Tuesday, July 9, 2013

Sometimes the memories just come....

Today as I drove home from Uni I noticed a new building going up
and it looked kinda attractive against the winter trees.
I could barely remember what was on the spot previously,
there are so many bare spots, it is hard to keep track of what was where.

It's weird but just noticing the building and thinking that it looked ok
somehow started a stream of thoughts leaking out in my head.
I drove home on autopilot while memories poured into my mind
one after another in no order. Memories like...

Washing the family's clothes in a baby bath for weeks,
the tub of water for handwashing outside the back door,
the difficulty keeping anything clean and sanitary.
James, standing on the footpath saying, I'm not leaving my dad.
I remember going to the supermarket to buy a bucket,
and filling it with chocolate. I don't know which we needed more.

I remembered taking the children for a walk, and feeling brave enough to take them across the river,
I remember we stopped for ages and watched them take a chimney down at the school.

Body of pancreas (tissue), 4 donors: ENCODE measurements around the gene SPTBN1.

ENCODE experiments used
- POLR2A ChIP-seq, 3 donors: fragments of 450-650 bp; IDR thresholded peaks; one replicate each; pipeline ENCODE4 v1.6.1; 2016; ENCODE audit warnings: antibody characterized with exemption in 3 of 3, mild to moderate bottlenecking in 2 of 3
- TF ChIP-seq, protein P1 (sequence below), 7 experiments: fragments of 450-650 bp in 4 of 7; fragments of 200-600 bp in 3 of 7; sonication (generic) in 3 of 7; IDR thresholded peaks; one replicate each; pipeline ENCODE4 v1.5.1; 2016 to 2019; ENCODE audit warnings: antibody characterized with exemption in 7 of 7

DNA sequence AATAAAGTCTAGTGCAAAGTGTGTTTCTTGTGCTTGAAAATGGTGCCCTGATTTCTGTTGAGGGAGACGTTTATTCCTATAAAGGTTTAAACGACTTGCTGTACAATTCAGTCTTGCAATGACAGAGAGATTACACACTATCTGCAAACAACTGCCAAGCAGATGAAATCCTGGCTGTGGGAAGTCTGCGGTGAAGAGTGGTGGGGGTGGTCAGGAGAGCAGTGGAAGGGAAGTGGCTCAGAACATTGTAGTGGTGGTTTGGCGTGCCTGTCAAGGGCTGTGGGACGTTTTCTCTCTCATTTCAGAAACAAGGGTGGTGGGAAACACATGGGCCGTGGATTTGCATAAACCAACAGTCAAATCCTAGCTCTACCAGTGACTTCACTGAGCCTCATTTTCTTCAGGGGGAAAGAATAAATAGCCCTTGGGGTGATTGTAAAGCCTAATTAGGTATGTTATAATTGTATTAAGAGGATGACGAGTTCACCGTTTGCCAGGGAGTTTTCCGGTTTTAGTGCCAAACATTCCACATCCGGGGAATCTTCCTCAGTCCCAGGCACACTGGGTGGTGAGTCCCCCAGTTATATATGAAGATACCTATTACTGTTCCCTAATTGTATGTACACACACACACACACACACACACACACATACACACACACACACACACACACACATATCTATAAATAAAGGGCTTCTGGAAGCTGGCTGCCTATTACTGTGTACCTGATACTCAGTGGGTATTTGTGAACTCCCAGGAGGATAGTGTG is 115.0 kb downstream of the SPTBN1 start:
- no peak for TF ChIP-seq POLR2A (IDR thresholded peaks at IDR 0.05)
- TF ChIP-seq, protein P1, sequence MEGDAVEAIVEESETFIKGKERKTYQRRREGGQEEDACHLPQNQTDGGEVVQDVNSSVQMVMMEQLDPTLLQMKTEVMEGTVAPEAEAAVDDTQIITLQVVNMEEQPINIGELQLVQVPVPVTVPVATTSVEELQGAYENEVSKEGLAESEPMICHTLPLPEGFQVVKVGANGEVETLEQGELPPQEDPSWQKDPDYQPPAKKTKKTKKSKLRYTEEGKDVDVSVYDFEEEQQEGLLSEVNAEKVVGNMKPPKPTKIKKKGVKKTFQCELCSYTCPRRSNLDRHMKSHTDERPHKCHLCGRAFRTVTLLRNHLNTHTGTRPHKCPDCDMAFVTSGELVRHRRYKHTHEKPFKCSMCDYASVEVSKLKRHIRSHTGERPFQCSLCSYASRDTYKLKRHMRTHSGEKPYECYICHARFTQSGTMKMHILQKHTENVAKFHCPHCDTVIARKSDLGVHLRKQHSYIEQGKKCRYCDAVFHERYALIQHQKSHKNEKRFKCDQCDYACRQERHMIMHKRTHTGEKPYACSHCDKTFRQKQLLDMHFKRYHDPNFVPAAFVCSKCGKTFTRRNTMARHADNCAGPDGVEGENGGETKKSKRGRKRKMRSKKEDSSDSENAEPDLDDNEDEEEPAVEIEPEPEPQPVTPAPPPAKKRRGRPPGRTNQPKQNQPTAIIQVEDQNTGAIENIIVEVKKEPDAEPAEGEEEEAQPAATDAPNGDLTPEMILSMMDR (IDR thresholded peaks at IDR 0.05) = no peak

I remember liquifaction everywhere, and then dust.
I remember Reuben telling me to wear a face mask when I went out.
I remember buying Annie a pair of lace up shoes to wear.
They were sparkly pink. We both hated them.
But the broken glass kept coming out from under the furniture for weeks
so she had to wear them. She was just a baby really.

I remember queuing at the well for drinking water for months and months.
I remember going to church and knowing that none of us had had a shower for days.
I remember going somewhere where it was safe but where we were not understood,
it turned out to be easier to be with people who did and not be so safe.

I remember taking photos of quilts on fences, so many fences.
I didn't realise at the time that once the fences were gone, the buildings would be too.
I remember wanting things to go back to normal.
I remember holes in the ground and driving slowly around them.

I remember sitting on the makeshift toilet in our garden and hearing a rat in the chicken run.
I remember trying to make meals for the family from what was in the pantry.
All of the contents of the freezer had gone of course.
The power stayed mostly one once it was on,
but the water took a long long time.